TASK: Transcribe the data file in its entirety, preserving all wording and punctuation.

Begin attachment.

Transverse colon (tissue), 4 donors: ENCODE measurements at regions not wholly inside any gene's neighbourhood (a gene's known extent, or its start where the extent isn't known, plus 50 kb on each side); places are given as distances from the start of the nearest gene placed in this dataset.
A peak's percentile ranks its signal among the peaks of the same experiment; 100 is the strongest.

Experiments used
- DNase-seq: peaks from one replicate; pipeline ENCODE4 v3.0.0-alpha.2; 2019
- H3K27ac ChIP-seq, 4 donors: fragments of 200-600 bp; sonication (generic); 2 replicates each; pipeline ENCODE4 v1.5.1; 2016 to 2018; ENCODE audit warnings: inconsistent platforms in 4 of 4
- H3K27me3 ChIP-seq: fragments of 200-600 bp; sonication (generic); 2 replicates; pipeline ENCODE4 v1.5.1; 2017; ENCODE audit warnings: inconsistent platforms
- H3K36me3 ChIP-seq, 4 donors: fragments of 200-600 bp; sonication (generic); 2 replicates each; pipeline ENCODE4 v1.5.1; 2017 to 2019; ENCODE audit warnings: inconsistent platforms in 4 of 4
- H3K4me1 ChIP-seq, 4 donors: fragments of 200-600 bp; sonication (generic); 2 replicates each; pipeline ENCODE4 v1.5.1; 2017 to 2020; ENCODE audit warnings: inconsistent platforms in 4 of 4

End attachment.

Transverse colon (tissue), 4 donors: ENCODE measurements at regions not wholly inside any gene's neighbourhood (a gene's known extent, or its start where the extent isn't known, plus 50 kb on each side); places are given as distances from the start of the nearest gene placed in this dataset.
A peak's percentile ranks its signal among the peaks of the same experiment; 100 is the strongest.

Experiments used
- DNase-seq: peaks from one replicate; pipeline ENCODE4 v3.0.0-alpha.2; 2019
- H3K27ac ChIP-seq, 4 donors: fragments of 200-600 bp; sonication (generic); 2 replicates each; pipeline ENCODE4 v1.5.1; 2016 to 2018; ENCODE audit warnings: inconsistent platforms in 4 of 4
- H3K27me3 ChIP-seq: fragments of 200-600 bp; sonication (generic); 2 replicates; pipeline ENCODE4 v1.5.1; 2017; ENCODE audit warnings: inconsistent platforms
- H3K36me3 ChIP-seq, 4 donors: fragments of 200-600 bp; sonication (generic); 2 replicates each; pipeline ENCODE4 v1.5.1; 2017 to 2019; ENCODE audit warnings: inconsistent platforms in 4 of 4
- H3K4me1 ChIP-seq, 4 donors: fragments of 200-600 bp; sonication (generic); 2 replicates each; pipeline ENCODE4 v1.5.1; 2017 to 2020; ENCODE audit warnings: inconsistent platforms in 4 of 4